The following post has been submitted by Dr. Mike
Brilliant Light Power’s Initial Commercial Launch to be a “Thermal” SunCell
According to Brilliant Light Power’s website: https://brilliantlightpower.com/ , their initial commercial launch will now be a “thermal” SunCell with the electrical SunCell based on concentrator photovoltaic (CPV) cells to follow sometime later. (Their new plan can be found in the “MONTHLY BRIEFING” section as “May 2017” here: http://brilliantlightpower.com/wp-content/uploads/presentations/May-2017-Briefing-Presentation.pdf.)
Many that have reviewed Brilliant Light Power’s plan for their SunCell development were asking why they didn’t first develop a device that just produces heat. Although I haven’t seen their plan for connecting the SunCell to a heat exchanger or boiler system, an initial system that delivers heat rather than electricity using CPV cells should eliminate most if not all of the illumination uniformity problems that could adversely affect the output of the CPV cells. Also, even at 3000ºK the illumination intensity would have been more than 1.5 times higher than the rating of most existing multi-junction CPV cells. Designing, fabricating, and verifying the reliability of CPV cells with a higher intensity rating may have delayed the commercial introduction of an electrical SunCell.
The engineering issues in building the prototype thermal SunCell should be mostly involved with automating the operation of the SunCell by adding sensors and control systems and incorporating a heat exchanger into the design. However, there may be an issue with the thickness of the graphite blackbody radiator that limits high temperature operation (assuming my calculations are correct). Although graphite would be considered a fairly good heat conductor at room temperature, its thermal conductivity falls to about 30W/m/ºK (0.3W/cm/ºK) at temperatures in the 3000ºK-3500ºK range. The temperature difference from the inner to outer surface of the graphite sphere would depend on the thickness of the graphite, which does not appear to be specified on BLP’s website. From a picture of the graphite sphere on the BLP website it appears that the flange on each half of the graphite sphere is about ½ inches (~1.2cm) thick. For my initial calculation I will assume that the graphite sphere thickness is about ½ of the flange thickness (0.6cm). The temperature difference between the inside surface of the graphite sphere and the outer surface can be calculated as:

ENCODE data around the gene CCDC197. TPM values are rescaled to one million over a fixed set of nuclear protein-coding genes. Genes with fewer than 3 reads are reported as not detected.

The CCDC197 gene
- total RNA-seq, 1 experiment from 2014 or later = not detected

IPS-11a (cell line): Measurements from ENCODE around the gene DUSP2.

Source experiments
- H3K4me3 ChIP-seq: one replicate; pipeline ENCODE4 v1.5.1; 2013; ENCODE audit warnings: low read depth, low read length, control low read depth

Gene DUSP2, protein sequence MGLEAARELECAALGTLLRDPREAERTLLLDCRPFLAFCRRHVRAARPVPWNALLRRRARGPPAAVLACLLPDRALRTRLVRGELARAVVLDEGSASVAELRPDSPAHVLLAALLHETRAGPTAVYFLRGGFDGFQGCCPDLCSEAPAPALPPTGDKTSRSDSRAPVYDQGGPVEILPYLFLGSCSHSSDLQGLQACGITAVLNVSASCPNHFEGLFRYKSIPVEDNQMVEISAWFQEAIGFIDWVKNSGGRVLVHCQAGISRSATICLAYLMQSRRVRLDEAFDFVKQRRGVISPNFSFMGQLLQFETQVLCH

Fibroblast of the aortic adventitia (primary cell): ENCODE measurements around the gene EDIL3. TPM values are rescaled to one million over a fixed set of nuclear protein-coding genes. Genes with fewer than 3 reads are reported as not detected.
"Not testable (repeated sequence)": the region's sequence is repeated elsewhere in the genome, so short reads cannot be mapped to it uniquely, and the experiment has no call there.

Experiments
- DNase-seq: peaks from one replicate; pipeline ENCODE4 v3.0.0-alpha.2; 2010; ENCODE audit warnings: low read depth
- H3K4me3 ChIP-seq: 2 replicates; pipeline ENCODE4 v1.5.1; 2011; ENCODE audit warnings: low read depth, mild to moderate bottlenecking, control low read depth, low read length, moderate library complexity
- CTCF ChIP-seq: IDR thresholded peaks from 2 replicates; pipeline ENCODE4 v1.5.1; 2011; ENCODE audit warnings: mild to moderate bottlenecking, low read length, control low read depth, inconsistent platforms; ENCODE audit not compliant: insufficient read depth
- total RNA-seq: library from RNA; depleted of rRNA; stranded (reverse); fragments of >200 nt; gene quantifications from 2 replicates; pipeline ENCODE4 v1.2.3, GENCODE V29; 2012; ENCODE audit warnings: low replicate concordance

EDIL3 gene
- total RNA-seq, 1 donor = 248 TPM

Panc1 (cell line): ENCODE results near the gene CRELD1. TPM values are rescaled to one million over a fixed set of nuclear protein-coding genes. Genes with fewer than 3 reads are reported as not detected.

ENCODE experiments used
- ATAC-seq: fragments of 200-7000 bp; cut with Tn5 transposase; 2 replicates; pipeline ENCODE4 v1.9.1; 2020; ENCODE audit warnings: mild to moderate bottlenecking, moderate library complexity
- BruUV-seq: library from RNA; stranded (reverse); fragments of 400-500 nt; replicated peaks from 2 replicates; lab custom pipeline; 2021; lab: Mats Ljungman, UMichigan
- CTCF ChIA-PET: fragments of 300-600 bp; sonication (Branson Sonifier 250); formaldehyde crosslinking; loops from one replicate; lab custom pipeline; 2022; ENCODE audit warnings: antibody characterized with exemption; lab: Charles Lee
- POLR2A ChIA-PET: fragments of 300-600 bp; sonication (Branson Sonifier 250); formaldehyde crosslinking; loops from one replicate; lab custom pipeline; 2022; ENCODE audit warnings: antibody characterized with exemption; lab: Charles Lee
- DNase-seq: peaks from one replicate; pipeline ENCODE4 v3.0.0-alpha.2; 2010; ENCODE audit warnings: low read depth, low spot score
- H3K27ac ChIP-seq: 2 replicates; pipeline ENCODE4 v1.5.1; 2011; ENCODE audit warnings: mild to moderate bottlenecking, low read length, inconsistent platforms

Delta T = P / A * RI / RO * (RO – RI) / κ
Delta T = the inner to outer temperature difference of the graphite sphere
P = the radiative outer power at 3000ºK (330000W)
A = Area of the 6” (15.24cm) diameter sphere (729.7cm2)
RO = outer graphite sphere radius (7.62 cm)
RI = inner graphite sphere radius (7.02cm)
and κ = thermal conductivity of graphite at ~3000ºK (0.3W/cm/ºK)
Delta T = 330000 / 729.7 * 7.02 / 7.62 * (7.62 – 7.02) / 0.3 = 982ºK
To achieve an outer temperature of 3000ºK the inner temperature would have to be 3982ºK (very near the 4000ºK sublimation temperature for graphite) to get sufficient heat flow across the 0.6cm thickness of the graphite sphere. It seems likely that the thickness of the graphite sphere will be less than 0.6cm to prevent sublimation of the inner graphite surface. If the graphite thickness is only 0.5 cm thick, the inner graphite sphere temperature would only need to be 3807ºK to support the 330000W heat flow out of a 3000ºK 6-inch diameter graphite blackbody radiator. This might be enough temperature margin for operating the graphite blackbody radiator at an outer temperature of 3000ºK without concerns about the inner surface subliming. BLP also has plans for raising the outer graphite blackbody radiator temperature to 3500ºK which would have a radiative output heat flow of about 620000W. Assuming my calculations are correct, the thickness of the graphite would have to be reduced to about 0.1cm (1mm) to keep the inner surface temperature below 3800ºK. While the a graphite thickness of 0.5cm seems doable, it seems that it would be difficult to build a structurally sound graphite sphere that is only 1mm thick even if an effort is made to balance the pressures internal and external to the graphite sphere. It appears that it may be very difficult to achieve a 3500ºK outer temperature on a 6-inch diameter graphite blackbody radiator.
One simple solution to achieve the ~620000W thermal output in a Thermal SunCell would be to increase the size of the graphite blackbody radiator and perhaps even reduce the blackbody temperature. For example, if the graphite sphere size were increased to 10 inches in diameter (25.4cm) then a radiative output power of ~700000W could be achieved at an operating temperature of just 2800ºK. The graphite thickness could be 0.8cm thick with the inner sphere temperature kept just a little below 3800ºK; or by reducing the graphite thickness to 0.5cm, the inner surface temperature would only be about 3400ºK (very good margin to prevent sublimation of the graphite). The only problem with this approach to achieving higher thermal output is that this solution would not work for the electrical SunCell without greatly increasing the size (and cost) of the CPV array.
Although there still remain some engineering issues to be resolved on a “thermal” SunCell, it certainly appears that Brilliant Light Power will be able to get a Thermal SunCell to the market much faster than would be possible with an electrical version using CPV cells. This device should be a direct competitor with all LENR technologies.